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August 13, 1998

Weekly Week Educator Profile
Rick Hannigan: One Big Pederast


CAMBRIDGE — Cambridge schoolteacher Rick Hannigan wasn’t always such a big pederast. In fact, before he discovered PowerAid training shakes, he was a very small pederast.

"It’s true," said Rick, reclining back in his desk at Cambridge Middle School where he teaches English and geography. "I used to be so small that I had trouble overwhelming even 10-year-old boys. It was a disaster."

But then Rick discovered PowerAid. He drinks two shakes a day, and works out in the afternoon. Since he began the program he’s put on almost 50 pounds of muscle.

"I really owe so much to PowerAid, I can’t begin to tell you. I had become so disillusioned, so depressed — I was thinking about quitting teaching. I had so many things I wanted to do, and it just seemed like I couldn’t achieve them. I was too small. But when life puts obstacles in your way, that’s when you have to respond. That’s what I always teach my classes — you can’t give up. "

So Rick enrolled in the PowerAid program. He began seeing a personal trainer and cut out the fatty foods. And he began consulting a psychologist.

"At first I was a little embarrassed about going to Dr. Stanley. I guess even today there’s still a stigma attached to seeing a psychologist. But I have to tell you, he was great. He showed me where I was going wrong. It wasn’t just that I had an underdeveloped body — I had an underdeveloped mind. He really put me back on track."

Six months later it was a new Rick Hannigan who asked an unruly sixth grader to stay after class for special work. Strong, lean and positive-thinking, Rick had no problems with young Billy Garrison that day. Nor has he had any problems since.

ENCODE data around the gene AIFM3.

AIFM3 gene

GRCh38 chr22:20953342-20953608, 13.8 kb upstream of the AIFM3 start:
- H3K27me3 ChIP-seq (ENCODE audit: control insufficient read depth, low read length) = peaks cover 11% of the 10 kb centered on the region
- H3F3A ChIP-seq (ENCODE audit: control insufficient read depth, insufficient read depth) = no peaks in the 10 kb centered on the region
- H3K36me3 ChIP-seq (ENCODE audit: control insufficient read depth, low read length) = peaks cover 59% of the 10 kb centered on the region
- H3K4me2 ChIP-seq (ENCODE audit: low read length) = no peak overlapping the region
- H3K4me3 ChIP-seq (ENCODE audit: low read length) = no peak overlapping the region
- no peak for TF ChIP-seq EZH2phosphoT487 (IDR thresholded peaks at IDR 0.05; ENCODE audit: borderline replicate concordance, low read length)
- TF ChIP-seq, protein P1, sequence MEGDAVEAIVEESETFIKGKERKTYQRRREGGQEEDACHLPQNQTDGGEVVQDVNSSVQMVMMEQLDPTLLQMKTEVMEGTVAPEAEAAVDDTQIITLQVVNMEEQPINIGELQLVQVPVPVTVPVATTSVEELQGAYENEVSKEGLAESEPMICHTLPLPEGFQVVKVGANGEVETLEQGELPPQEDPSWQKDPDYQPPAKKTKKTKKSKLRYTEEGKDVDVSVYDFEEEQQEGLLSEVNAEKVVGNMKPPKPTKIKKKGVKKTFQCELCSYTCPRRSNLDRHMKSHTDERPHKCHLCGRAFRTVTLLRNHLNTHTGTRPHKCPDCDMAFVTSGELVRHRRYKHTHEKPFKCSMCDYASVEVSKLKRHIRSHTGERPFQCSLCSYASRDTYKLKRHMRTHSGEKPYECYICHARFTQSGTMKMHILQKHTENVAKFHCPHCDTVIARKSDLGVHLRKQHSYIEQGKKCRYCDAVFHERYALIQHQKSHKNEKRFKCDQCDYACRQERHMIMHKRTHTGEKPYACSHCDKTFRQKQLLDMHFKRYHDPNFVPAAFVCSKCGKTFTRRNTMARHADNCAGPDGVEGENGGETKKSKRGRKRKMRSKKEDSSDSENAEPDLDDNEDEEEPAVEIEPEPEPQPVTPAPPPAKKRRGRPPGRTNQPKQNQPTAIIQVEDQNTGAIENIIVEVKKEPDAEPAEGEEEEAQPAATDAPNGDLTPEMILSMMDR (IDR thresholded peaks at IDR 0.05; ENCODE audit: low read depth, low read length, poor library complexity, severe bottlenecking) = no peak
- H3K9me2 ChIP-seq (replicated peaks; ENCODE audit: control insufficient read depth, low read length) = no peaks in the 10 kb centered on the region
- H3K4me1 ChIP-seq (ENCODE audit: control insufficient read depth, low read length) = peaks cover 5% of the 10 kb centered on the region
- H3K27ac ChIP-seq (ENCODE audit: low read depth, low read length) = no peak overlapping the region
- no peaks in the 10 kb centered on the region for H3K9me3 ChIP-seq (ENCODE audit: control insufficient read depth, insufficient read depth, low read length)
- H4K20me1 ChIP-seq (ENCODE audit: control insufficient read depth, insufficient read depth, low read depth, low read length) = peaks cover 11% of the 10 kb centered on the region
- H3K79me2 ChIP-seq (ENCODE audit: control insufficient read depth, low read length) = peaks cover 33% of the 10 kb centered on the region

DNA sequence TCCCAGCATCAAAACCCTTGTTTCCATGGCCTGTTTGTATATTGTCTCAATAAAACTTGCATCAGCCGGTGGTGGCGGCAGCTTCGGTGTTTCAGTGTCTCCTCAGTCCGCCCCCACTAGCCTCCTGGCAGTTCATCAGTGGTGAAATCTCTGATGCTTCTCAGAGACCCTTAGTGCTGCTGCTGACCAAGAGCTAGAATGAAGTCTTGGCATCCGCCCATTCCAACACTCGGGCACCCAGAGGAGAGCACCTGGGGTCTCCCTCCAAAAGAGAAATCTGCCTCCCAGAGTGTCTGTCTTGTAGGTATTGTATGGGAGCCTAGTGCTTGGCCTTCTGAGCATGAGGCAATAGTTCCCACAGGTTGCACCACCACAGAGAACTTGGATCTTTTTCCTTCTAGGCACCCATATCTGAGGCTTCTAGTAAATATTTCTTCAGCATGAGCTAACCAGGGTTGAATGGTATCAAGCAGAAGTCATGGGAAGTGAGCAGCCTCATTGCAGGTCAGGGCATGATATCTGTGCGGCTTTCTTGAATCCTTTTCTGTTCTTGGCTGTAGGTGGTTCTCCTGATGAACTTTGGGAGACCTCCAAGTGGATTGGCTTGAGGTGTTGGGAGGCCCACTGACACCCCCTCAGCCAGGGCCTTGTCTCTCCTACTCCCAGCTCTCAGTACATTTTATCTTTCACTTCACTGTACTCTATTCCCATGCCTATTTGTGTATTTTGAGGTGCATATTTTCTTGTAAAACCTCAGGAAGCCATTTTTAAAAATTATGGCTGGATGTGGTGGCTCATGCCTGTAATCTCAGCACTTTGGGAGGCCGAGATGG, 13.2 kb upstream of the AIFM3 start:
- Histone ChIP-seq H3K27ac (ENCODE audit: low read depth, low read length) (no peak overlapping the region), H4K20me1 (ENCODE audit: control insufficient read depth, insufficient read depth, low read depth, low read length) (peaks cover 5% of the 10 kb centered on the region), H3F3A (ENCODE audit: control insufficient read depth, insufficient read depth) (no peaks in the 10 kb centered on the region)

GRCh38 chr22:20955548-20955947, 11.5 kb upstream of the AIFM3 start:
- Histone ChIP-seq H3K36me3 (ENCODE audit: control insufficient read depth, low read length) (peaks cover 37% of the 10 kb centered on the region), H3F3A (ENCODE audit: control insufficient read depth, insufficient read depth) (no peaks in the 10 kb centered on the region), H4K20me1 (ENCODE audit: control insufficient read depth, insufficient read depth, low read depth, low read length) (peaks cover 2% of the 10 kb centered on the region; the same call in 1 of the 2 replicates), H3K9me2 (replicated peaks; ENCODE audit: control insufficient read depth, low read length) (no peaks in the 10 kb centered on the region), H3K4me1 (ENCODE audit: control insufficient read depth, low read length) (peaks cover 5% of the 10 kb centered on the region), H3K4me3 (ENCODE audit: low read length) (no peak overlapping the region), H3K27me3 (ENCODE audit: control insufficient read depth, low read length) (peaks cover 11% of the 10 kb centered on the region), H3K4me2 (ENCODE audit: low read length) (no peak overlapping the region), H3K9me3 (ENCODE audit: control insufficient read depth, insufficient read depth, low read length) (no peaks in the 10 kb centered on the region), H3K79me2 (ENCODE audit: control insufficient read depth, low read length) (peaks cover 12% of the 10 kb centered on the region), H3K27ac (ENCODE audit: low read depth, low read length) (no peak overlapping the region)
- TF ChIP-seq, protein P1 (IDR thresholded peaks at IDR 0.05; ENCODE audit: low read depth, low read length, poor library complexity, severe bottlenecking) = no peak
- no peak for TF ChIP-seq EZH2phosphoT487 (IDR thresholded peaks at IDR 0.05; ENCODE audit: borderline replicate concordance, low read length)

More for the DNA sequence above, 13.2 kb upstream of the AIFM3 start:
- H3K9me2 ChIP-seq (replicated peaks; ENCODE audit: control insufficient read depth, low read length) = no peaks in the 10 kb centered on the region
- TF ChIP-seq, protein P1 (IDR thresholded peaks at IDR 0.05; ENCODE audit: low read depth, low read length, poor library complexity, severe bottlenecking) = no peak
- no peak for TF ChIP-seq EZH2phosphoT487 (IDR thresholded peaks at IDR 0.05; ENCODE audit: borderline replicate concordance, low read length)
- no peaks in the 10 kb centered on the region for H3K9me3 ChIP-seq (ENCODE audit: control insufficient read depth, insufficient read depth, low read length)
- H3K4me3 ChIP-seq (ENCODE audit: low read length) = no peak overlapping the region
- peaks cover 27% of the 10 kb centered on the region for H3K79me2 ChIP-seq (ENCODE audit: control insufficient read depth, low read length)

When I asked for a demonstration of Rick’s newfound prowess he brought in his prize student, Tommy Rolan. Rolan looked every bit the wrestler his letter jacket said he was, but Hannigan was able to force him to the ground in minutes. As big as he’d become, I wondered how anyone could resist Rick Hannigan now.

"It’s not just size," Rick cautioned, "speed counts too. All the muscles in the world aren’t going to help if you can’t catch up when the boys try to run away. "

To maintain his speed Rick does agility and reflex drills. He consults Dr. Stanley once a month "to keep my mind in shape." And he admits to reading a number of trade magazines dedicated to teachers like him. "You have to keep up with the newest techniques," he said. "Because I know the boys are."

I asked Rick if he worried about squandering his talents on middle school boys.

"I did think about teaching high school for a while," Rick admitted, "but my heart wasn’t in it. Once they get to 15, I find them hard to connect with."

About Reg Tweedy

The Weekly Week is proud to announce the addition of Reg Tweedy to the staff. English by birth, Mr. Tweedy recently left the Manchester Post after career opportunities in the US — as well as a "misunderstanding" with a pub owner and his daughters — compelled him to emigrate.

Mr. Tweedy has been on the Weekly Week payroll since January, but this is the first article we have received from him. (In the interim, we had heard from Tweedy only once, a desperate midnight call from Memphis in which he pleaded for more money and "fewer witches.") We are pleased to have Mr. Tweedy back in custody, er ... Cambridge, and we hope you enjoy this, the first of many articles that he is now contractually obligated to write.

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